Top 100 Trophy winners revealed

Diversity is theme of this year’s Wine Merchant Top 100, as the judges in the fifth edition of the annual competition for independent-only wines gives places and trophies to an unprecedented range of suppliers, countries and styles.

A total of 14 countries share the spoils, including first-ever appearances from Croatia and Slovenia and a strong showing from Greece, which provides a trio of high-scoring whites including the Best White Trophy for Ktima Gerovassiliou Malgaousia, Macedonia 2016, imported by the 2017 competition’s leading supplier, Hallgarten Druitt & Novum Wines.

France is well out in front, however, providing a quarter of the Top 100, and trophies for Taittinger Prelude Grands Crus Champagne NV (Best Sparkling Trophy; Hatch Mansfield) and Les Domaines Paul Mas Côte Mas Frisante NV (Best Value Sparkling Trophy).

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Spain is second with 13 Top 100 places plus three trophies: Best Value Red Trophy, Familia Castaño Hecula Monastrell, Yecla 2015 (£9.99, Liberty Wines); Best Fortified & Dessert Trophy, Bodegas Rey Fernando de Castilla Antique Palo Cortado NV (£35.55, Boutinot); and Best Value Fortified Trophy, Equipo Navazos I Think Manzanilla En Rama 2017 (£9.95, Alliance Wine).

The remaining trophies go to Argentina’s Sottano Judas, Luján de Cuyo, Mendoza, 2014 (£49.99, Vindependents), awarded Best Red Trophy, and Man Family Vineyards Free-Run Steen Chenin Blanc, Coastal 2016 (£6.59, Enotria & Coe), Best Value White Trophy.

Among suppliers, Hallgarten Druitt & Novum Wines is comfortably the year’s star performer, with 19 entries in the Top 100, followed by Les Grands Chais de France (nine entries), and Enotria & Coe (seven).

The only competition for wines aimed exclusively at the UK’s independent wine merchants, The Wine Merchant Top 100 2017 was as ever judged by a diverse panel of 18 independents from around the country, chaired by David Williams, wine correspondent of The Observer.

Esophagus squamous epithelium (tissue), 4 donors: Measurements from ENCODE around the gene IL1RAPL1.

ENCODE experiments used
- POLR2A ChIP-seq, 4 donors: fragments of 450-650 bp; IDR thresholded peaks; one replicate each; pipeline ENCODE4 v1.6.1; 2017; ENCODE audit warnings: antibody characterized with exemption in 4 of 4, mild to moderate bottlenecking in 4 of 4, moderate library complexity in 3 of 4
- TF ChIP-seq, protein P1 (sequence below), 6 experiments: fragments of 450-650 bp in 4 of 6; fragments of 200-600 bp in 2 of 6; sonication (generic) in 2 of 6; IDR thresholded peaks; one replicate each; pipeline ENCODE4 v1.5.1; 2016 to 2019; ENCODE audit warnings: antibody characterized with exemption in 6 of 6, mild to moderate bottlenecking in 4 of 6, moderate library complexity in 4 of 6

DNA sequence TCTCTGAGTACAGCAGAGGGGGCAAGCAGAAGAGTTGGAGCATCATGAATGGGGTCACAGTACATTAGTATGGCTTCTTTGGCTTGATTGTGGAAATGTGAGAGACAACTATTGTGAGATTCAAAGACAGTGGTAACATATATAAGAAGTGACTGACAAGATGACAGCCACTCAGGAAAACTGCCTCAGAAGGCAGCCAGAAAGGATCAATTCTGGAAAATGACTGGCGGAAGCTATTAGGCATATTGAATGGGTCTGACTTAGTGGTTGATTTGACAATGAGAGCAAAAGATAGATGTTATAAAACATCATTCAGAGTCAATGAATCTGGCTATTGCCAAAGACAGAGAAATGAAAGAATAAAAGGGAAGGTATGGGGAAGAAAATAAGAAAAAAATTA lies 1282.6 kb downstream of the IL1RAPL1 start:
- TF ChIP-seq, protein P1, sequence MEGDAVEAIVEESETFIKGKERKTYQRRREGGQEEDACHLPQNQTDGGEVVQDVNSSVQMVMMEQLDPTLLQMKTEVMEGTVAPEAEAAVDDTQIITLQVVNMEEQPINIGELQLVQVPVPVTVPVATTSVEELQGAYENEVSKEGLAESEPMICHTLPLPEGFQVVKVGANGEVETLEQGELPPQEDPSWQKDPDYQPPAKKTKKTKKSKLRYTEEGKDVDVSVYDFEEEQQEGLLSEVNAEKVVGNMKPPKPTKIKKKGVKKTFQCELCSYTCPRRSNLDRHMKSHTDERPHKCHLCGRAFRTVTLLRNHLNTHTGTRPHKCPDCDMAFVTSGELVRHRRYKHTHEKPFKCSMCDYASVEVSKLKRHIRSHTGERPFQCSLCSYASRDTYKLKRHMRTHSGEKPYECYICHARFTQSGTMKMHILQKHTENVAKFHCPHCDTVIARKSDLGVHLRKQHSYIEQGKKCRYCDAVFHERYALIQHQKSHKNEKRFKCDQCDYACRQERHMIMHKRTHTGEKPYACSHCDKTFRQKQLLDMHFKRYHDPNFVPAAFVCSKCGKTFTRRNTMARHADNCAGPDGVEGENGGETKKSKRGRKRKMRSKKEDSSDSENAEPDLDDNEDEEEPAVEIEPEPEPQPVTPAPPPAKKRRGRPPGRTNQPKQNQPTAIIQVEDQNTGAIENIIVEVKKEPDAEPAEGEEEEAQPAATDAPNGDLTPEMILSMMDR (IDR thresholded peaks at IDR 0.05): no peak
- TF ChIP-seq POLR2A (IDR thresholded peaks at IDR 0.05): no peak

“With almost 700 wines, this was the best year yet for entries, and the final list – including the 117 Highly Commended wines that just missed out on a place in the Top 100 – is a brilliant reflection of the quality and variety on offer in the UK’s independent trade,” says Williams.

• All winners will be revealed and showcased on The Wine Merchant’s stand at the London Wine Fair and featured in a supplement published with the magazine in July.


The fun of the fair

The UK wine trade would still exist without the London Wine Fair, but it wouldn’t half be a drearier place. As this year’s show approaches, anyone who doesn’t feel at least a brief frisson of excitement has arguably chosen the wrong career.

Business will be done, contracts signed, follow-up meetings scheduled. But commerce is not the sole purpose of the London show. It’s a chance to meet old friends, stumble upon unfamiliar wines and to open your mind to new ideas. You can make all the appointments you like, but there’s a lot to be said for a serendipitous stroll through the aisles. You never quite know who, or what, you’ll bump into.

Despite all that, there’s no question that the fair has had an identity crisis in recent years. Most of that was resolved when Brintex abandoned the idea of being the British answer to ProWein or VinItaly, and took a more parochial line: a local fair for local people, if you like. By focusing squarely on the needs and quirks of the UK market, the fair has reinvigorated itself and answered the question: who and what is it actually for?

This year’s show will as always feature the sideshows, masterclasses and debates that add colour to the event, and are signally missing from, say, ProWein (the Düsseldorf show may be big on scale, but its no-frills approach makes it short on laughs).

It’s a sign of the times that there’s no West Hall this year – exhibitor numbers were always unlikely to hold up in the face of the duty increases and currency disaster that have befallen the trade since last year’s fair. But two of the show’s most relevant areas for independents (who have their own lunch on the Tuesday) will be as lively as ever.

The Esoterica zone, at which smaller-scale suppliers ply their wares from behind tables, is hardly the most high-tech innovation the fair has introduced, but it’s certainly one of the most popular. On the other side of the upper level, Wines Unearthed features 100 export-ready producers who are as yet unrepresented in the UK.